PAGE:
Temporary workers often long for permanent jobs with perks, health care coverage and retirement plans. Many Bergen County temporary employees may feel that they have no benefits whatsoever, but that’s not true when it comes to safety. The well-being of all workers, including short-term employees, is the responsibility of employers and agencies hired to fill temporary positions.
Under rules regulated by the U.S. Occupational Safety and Health Administration, temp agencies are required to check whether employers provide safe working environments. The agencies must conduct employer hazard assessments or confirm one has been done before sending temp employees to work.
A worker in Avenal was crushed in a machine last December while working in an Amazon Fulfillment Center. The man became caught in a package conveyor and died. OSHA inspected the facility and issued a report in June, the same month an Amazon warehouse worker in a nearby state died in a pallet-moving accident.
The federal report on the New Jersey warehouse accident uncovered safety violations among five companies. OSHA found fault with the company in charge of warehouse operations and four temporary staffing agencies, including the agency that hired the man who died, plus three other firms all owned by Abacus Corporation.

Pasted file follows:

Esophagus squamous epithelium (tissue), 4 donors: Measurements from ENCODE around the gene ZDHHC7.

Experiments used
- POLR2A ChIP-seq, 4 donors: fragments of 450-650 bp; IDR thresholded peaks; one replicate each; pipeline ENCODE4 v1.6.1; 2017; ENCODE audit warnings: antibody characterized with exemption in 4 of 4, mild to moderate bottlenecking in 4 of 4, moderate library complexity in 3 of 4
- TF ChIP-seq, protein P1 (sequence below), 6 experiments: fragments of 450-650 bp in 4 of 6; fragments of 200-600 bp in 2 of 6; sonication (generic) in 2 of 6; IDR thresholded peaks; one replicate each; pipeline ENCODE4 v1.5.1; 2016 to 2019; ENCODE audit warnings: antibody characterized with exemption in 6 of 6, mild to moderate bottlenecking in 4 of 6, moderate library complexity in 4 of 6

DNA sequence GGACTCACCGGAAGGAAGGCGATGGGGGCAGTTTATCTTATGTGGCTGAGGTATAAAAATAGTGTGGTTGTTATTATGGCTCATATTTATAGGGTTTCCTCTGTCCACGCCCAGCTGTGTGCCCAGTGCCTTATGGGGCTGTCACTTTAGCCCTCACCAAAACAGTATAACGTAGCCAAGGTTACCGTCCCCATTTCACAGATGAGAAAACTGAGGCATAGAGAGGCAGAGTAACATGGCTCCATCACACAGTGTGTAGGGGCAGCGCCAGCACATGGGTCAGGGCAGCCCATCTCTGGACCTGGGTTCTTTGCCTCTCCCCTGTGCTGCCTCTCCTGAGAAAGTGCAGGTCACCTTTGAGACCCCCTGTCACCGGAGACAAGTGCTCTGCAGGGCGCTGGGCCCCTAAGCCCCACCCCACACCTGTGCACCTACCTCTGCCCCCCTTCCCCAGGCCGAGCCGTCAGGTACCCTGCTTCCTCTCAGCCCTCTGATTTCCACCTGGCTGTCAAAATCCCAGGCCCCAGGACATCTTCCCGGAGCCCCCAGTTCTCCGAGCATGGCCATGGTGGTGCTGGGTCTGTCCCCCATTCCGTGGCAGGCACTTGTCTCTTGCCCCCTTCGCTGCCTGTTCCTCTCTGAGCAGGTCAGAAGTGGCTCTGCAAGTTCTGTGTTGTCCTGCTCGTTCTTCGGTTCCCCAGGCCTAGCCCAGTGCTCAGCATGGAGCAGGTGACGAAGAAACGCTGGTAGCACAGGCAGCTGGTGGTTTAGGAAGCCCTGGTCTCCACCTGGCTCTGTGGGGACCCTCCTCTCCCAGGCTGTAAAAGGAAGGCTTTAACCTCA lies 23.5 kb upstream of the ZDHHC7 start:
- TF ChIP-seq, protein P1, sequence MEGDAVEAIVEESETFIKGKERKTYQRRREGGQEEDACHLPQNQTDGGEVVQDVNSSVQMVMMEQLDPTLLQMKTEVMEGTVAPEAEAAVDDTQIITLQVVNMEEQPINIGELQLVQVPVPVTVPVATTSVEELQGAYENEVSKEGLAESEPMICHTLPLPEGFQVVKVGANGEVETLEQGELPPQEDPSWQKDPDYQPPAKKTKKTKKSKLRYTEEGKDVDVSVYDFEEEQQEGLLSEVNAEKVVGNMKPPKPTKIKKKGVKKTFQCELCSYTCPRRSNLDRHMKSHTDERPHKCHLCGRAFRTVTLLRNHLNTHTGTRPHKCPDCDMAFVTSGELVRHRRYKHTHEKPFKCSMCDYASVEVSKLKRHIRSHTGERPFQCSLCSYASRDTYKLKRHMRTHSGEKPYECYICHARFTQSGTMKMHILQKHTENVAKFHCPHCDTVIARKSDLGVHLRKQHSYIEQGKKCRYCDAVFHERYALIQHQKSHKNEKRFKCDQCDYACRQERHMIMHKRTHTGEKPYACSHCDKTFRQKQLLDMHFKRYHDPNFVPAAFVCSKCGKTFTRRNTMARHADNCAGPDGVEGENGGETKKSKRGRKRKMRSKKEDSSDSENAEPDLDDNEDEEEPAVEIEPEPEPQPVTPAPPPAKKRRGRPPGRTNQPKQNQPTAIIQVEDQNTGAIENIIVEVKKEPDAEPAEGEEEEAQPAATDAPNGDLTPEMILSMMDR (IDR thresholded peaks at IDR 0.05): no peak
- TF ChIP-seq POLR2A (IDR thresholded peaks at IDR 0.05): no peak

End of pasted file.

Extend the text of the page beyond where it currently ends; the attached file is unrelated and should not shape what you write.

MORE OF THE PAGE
The companies were penalized $6,000 for each serious safety violations, defined by OSHA as work conditions under which employees can be severely injured or die. The temp agencies were accused of failing to check the Amazon facility for safety hazards. The off-site operator, a business contracted by Amazon to place warehouse workers, was charged with neglecting to certify a hazard assessment was done.
The jobs of warehouse workers often include substantial physical effort and the operation of large machinery. Safety may be compromised as workers hurry to meet employer deadlines. Injured workers and their families may receive workers’ compensation benefits and, depending on the cause of an accident, additional relief from liability claims.
Source: PennLive, “OSHA cites five companies after Amazon warehouse death in New Jersey” Steve Marroni, Jun. 12, 2014